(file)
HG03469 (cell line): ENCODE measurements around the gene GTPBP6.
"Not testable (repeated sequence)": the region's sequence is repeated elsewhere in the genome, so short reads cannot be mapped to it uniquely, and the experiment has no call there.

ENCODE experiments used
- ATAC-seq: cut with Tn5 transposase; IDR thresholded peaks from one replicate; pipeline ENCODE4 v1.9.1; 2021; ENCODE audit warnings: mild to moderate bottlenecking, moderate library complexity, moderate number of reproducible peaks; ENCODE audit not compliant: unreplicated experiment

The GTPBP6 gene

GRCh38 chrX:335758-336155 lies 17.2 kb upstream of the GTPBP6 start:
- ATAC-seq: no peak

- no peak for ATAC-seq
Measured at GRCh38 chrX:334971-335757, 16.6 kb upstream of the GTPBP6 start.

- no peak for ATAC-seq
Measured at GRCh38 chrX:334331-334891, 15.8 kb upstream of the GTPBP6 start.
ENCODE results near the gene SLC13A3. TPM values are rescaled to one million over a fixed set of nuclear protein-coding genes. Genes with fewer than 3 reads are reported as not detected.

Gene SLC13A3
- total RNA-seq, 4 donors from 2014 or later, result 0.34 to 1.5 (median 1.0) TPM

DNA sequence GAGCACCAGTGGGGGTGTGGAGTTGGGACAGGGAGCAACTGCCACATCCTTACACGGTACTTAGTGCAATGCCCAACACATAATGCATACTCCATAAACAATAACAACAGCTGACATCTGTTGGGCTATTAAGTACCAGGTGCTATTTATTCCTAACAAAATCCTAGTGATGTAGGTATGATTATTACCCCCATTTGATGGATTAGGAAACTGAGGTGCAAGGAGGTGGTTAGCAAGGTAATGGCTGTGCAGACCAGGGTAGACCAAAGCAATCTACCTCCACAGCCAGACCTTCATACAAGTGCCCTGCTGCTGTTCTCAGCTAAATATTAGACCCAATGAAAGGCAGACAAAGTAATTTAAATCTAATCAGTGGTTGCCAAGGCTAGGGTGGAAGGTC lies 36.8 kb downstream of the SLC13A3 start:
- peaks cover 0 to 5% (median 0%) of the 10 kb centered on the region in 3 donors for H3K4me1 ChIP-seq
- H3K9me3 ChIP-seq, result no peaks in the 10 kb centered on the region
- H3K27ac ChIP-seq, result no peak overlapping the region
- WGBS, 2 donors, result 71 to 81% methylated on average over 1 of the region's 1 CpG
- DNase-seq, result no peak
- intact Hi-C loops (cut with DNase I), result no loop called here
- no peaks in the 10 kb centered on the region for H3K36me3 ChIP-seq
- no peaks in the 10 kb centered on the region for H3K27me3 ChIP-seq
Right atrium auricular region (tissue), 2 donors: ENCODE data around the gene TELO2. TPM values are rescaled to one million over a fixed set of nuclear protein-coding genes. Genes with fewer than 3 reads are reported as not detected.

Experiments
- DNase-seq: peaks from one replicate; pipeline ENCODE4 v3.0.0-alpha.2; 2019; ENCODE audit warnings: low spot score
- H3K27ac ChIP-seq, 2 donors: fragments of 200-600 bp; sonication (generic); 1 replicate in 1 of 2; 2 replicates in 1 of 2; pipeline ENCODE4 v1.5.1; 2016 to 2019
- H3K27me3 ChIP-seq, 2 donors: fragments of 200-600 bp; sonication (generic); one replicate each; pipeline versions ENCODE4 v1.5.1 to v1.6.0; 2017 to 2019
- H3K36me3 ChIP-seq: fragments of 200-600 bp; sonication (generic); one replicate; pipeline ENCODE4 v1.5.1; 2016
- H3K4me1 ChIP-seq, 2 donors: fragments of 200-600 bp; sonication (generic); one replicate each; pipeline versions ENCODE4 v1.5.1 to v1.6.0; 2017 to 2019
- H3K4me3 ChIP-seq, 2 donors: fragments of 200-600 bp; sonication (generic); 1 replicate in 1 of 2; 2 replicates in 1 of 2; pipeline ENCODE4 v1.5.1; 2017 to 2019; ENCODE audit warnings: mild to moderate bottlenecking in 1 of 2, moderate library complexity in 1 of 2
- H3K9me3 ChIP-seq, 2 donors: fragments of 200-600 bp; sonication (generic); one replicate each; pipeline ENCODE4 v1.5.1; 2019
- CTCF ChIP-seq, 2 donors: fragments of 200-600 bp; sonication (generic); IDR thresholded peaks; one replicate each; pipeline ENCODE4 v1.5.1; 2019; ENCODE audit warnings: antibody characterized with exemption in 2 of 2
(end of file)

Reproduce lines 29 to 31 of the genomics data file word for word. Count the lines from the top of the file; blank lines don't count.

- H3K36me3 ChIP-seq: fragments of 200-600 bp; sonication (generic); one replicate; pipeline ENCODE4 v1.5.1; 2016
- H3K4me1 ChIP-seq, 2 donors: fragments of 200-600 bp; sonication (generic); one replicate each; pipeline versions ENCODE4 v1.5.1 to v1.6.0; 2017 to 2019
- H3K4me3 ChIP-seq, 2 donors: fragments of 200-600 bp; sonication (generic); 1 replicate in 1 of 2; 2 replicates in 1 of 2; pipeline ENCODE4 v1.5.1; 2017 to 2019; ENCODE audit warnings: mild to moderate bottlenecking in 1 of 2, moderate library complexity in 1 of 2